Illegal food vendors warned

There is a crackdown coming on illegal food vendors, Cabinet Minister Arden McLean warned on Friday.

There are three types of illegal food vendors that will be targeted: those doing street-side barbeques; those preparing meals in private dwellings and selling from their vehicles; and those operating from enclosed substandard facilities, Mr. McLean said.

‘My appeal to those doing this is to get regulated.’

The Government last cracked down on illegal food vendors in January 2003 in a multi-organisation effort that included the Department of Environmental Health, the Trade and Business Licence Board, the Public Health Department and others, Mr. McLean said.

Twenty-four people were issued cease-trading orders as a result of that crackdown. However, others have started the practice of selling food illegally since then, Mr. McLean said.

‘Following Hurricane Ivan and more recently, there has been an increase of such operations, which needs to be brought under control,’ he said.

Mr. McLean explained it was a matter of public safety.

‘We don’t want the people doing these businesses to think we are draconian, but they have to have the proper (food safety practices),’ he said

Mr. McLean said the Government understood that many of the people who were selling food illegally were doing it to supplement their income to make ends meet in hard economic times.

‘We applaud the efforts of entrepreneurs,’ he said. ‘But do it right.’

Mr. McLean said illegal food vendors greatly increase dangers related to public health for a variety of reasons, including a lack of food safety training, poor food handling, a lack of basic hygiene facilities, and others.

He noted that some people were selling already prepared food from the trunks of their car.

‘(The illegal food vendors) could lead to a rise in food poisoning cases,’ he said. ‘Food poisoning can be a serious illness that can lead to hospitalisation.

‘In severe cases, especially with the very young, the elderly or the infirmed, it can lead to dehydration, kidney failure and even death.’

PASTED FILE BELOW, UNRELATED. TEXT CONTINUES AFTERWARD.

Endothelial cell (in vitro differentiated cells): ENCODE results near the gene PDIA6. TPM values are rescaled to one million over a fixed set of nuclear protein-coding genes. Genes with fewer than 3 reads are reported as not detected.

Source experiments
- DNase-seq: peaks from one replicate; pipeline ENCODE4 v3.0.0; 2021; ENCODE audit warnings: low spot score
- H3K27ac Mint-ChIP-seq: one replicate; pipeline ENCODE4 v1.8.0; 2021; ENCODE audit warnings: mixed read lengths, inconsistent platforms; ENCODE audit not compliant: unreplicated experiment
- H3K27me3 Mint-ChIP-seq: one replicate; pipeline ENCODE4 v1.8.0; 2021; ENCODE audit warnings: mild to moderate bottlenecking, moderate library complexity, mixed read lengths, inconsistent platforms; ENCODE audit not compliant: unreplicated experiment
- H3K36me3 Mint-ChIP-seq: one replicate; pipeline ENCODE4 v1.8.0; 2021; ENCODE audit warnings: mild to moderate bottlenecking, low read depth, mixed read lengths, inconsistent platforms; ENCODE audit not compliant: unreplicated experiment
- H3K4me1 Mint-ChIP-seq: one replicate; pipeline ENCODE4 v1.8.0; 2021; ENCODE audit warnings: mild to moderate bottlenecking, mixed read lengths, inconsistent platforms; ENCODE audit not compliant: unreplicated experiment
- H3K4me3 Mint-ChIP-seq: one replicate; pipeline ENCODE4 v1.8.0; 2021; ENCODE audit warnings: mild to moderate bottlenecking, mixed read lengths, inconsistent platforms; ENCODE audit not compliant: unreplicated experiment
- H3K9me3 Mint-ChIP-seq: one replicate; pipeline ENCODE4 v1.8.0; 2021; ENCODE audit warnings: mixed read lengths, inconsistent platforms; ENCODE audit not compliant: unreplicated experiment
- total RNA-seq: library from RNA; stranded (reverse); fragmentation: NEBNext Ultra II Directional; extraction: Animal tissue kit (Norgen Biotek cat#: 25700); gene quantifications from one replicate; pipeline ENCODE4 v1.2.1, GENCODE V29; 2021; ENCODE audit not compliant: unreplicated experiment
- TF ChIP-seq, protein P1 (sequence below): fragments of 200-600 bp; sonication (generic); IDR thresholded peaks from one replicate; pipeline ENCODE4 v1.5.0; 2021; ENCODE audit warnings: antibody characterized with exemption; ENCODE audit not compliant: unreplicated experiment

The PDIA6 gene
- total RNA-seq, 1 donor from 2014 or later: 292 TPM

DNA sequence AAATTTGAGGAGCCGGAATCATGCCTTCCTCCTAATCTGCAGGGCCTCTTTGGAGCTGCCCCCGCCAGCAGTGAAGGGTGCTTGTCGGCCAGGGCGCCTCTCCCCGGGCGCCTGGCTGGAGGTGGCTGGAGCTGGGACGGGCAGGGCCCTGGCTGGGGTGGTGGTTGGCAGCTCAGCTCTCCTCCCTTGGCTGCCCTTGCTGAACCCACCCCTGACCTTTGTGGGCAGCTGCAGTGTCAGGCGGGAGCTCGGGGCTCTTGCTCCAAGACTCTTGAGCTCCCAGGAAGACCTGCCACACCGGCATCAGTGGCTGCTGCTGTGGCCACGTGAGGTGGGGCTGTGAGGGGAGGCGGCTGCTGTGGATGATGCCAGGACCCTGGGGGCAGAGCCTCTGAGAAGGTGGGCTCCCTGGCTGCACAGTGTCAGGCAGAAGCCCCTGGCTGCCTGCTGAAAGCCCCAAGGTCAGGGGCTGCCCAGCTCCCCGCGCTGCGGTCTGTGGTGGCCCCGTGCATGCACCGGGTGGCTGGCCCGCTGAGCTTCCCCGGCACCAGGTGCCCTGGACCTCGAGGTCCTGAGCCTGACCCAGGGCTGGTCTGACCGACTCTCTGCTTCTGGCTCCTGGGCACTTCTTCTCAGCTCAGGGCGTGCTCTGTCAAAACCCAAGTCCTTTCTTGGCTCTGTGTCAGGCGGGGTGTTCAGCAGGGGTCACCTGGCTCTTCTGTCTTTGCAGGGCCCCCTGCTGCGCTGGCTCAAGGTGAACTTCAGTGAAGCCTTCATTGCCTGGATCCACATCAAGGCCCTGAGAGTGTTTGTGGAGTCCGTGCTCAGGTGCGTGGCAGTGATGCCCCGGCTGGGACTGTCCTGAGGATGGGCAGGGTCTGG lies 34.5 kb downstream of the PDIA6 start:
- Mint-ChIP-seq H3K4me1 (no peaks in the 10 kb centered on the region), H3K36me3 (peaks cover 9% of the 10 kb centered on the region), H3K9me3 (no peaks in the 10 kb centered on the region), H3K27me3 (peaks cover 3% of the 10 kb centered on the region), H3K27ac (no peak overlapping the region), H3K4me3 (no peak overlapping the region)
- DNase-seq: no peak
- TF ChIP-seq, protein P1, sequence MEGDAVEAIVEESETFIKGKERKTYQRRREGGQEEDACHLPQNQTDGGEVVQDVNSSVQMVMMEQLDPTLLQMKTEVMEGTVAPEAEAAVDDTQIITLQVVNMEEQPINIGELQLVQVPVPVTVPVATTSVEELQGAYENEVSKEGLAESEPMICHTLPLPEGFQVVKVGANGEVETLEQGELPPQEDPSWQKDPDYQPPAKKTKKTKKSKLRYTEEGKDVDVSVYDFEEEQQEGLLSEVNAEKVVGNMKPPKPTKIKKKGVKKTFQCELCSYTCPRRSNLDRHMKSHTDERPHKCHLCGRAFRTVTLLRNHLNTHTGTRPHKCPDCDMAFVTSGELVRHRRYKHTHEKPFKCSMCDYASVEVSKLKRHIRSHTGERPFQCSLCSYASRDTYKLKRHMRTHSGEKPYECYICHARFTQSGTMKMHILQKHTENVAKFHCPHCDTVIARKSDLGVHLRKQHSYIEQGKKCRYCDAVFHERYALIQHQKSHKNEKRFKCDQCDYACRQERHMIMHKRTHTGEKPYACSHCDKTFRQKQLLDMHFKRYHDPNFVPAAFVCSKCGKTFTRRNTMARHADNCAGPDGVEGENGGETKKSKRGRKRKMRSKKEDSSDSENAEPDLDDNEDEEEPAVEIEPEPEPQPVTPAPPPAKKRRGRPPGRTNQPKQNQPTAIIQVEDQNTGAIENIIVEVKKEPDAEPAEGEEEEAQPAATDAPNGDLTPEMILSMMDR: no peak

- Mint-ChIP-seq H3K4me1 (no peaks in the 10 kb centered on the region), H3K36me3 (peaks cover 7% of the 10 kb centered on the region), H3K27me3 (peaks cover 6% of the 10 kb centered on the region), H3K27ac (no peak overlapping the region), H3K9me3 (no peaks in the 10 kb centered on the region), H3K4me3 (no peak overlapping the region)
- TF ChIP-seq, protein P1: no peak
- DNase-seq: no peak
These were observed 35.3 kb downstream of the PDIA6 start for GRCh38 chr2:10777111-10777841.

Mr. McLean also warned people in the public that they consume food prepared by illegal vendors at their own risk.

As was the case in 2003, Mr. McLean said food vendors were being given ample warning about the coming crackdown so that they can take steps to become legal if they want to.

The warning period will be a little more than a month, until the end of August.

‘After the expiration… there will be inspections throughout the day and at night, and the people who are caught will be prosecuted under the Public Health Law.’

Mr. McLean said the people selling raw fish by the roadside or the sea would also fall under the scope of the crackdown.

‘Fish sellers, too,’ he said. ‘(It applies to) any distribution of food to the general public.’

Mr. McLean said it was possible for the illegal food vendors to take the steps to become legal. He said he could think of four jerk vendors who took the steps to become legal after being issued cease order during the last crackdown.

Pointing specifically to the former street-side jerk vendor Tony Bodden, Mr. McLean praised his efforts to open a restaurant off of Eastern Avenue.

‘He has a thriving business now,’ he said. ‘We want to encourage that.’

Mr. McLean suggested illegal food vendors to get a Trade and Business Licence and to contract the various health agencies to learn what steps they need to take to get regulated.